A team of UNSW engineering students has successfully designed, built and launched an unmanned high-altitude balloon as part of a global challenge, reaching an altitude roughly one-third of the distance to space.
The team participated in the Global Space Balloon Challenge, organised by Stanford University, the Massachusetts Institute of Technology and the University of Michigan.
The four postgraduate students – Joshua Yen, William Crowe and Michael Woods, all PhD candidates in the School of Mechanical and Manufacturing Engineering, and Jeffrey Peng, a UNSW Aerospace Engineering graduate – spent two months and $2000 designing and building the balloon.
It was launched near Bulga in the Hunter Valley on the Easter Weekend, landing near Clarence Town about 80 kilometres away.
The students were able to track the balloon to an altitude of 29 kilometres – about three times the cruising altitude of commercial aircraft – though they believe it elevated to a height as high as 32 kilometres.
The start of space is considered to be about 100 kilometres above the Earth's sea level. The boundary is known as the Kármán line.
The helium balloon carried a payload of two 1080p HD cameras; an array of sensors and equipment to measure atmospheric radiation, temperature and pressure and solar flux; as well as GPS and GSM communications for navigation and tracking.
The instrumentation was encased in building-grade expanded polystyrene foam to keep the electronics warm. A six-foot parachute was used to safely land the box to Earth.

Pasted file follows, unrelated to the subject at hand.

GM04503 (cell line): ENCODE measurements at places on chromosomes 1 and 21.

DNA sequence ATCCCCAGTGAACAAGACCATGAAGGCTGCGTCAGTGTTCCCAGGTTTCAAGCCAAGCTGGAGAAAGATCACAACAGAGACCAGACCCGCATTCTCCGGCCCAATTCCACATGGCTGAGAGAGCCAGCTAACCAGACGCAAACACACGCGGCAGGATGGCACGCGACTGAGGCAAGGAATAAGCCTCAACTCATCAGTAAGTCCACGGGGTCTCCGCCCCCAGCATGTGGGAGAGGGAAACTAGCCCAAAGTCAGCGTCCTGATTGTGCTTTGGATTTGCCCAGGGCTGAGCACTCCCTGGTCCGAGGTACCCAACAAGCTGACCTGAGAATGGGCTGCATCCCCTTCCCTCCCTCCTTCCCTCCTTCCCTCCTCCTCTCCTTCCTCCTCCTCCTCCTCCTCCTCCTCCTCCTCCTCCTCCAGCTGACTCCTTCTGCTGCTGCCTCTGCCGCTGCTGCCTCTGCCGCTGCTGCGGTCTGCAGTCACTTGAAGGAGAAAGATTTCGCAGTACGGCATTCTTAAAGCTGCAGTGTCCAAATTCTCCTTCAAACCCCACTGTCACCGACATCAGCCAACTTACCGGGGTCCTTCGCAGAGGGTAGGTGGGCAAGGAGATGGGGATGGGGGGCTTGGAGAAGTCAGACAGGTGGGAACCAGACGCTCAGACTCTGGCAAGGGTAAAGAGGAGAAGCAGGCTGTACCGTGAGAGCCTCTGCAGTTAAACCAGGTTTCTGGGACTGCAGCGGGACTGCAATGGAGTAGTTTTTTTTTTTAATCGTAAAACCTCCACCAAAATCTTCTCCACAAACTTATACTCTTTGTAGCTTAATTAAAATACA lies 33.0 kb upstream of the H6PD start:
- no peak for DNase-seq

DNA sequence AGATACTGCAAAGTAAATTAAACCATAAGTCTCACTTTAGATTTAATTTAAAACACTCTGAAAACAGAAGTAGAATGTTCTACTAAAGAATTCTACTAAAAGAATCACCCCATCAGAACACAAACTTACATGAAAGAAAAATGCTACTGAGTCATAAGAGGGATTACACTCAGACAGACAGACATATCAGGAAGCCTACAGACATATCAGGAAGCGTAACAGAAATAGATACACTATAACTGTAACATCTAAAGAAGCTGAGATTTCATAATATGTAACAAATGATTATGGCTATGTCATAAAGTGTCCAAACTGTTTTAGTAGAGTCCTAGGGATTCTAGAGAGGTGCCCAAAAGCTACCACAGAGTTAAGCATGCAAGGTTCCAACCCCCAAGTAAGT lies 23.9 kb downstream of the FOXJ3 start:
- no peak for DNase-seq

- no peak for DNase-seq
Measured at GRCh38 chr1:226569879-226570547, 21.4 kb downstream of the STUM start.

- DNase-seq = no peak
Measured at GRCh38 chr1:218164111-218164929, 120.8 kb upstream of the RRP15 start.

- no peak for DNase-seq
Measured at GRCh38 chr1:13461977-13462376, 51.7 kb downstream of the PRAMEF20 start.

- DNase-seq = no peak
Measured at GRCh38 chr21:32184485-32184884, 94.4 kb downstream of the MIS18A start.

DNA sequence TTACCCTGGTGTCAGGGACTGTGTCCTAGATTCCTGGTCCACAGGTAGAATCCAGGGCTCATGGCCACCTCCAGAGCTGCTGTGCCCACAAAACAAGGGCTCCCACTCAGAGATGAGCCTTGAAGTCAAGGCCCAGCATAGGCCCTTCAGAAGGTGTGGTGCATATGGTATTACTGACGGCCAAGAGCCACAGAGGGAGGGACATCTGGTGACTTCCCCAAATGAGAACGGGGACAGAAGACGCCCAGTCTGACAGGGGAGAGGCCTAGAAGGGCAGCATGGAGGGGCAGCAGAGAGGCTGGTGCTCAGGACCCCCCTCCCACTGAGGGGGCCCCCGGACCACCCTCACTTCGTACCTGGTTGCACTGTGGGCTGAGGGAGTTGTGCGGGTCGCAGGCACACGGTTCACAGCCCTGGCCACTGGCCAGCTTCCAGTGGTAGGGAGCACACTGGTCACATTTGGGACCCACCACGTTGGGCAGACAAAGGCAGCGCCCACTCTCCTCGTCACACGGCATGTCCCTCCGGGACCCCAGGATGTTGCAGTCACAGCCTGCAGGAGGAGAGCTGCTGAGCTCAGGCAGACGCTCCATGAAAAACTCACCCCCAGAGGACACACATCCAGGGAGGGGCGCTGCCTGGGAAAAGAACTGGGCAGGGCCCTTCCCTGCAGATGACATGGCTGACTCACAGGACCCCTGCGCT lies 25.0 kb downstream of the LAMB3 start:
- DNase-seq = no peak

The cameras captured images of the curvature of the Earth's surface, along with soaring high-altitude views of the NSW Hunter landscape.
"We wanted to capture the huge juxtapositions that occur in the region – from forests and farmland to the Hunter River and the mines," Crowe says. "We even covered the coast in some of our better pictures".
The team is working to analyse the data captured by the balloon's sensors and instrumentation. While ongoing, early results include trends in atmospheric radiation levels measured at different altitudes in the Hunter Valley.
Yen believes the successful mission shows the space dream is "achievable and attainable. It's not just something that very few will ever experience".
Crowe — whose PhD covers potential spacecraft used in asteroid mining — sees balloons as "a cheap way of performing space or near-space activity".
"We were looking at high-altitude data that you'd never be able to accomplish otherwise without spending a lot of money on systems," he says.
"It's also good to get some space experience wherever you can find it, especially in Australia where there isn't a big space industry".
The School of Mechanical and Manufacturing Engineering contributed funding to the project.
See images on the Newcastle Herald website.
Media contact: Ry Crozier, UNSW Media Office | 02 9385 1933 / 0425 245 887 | email@example.com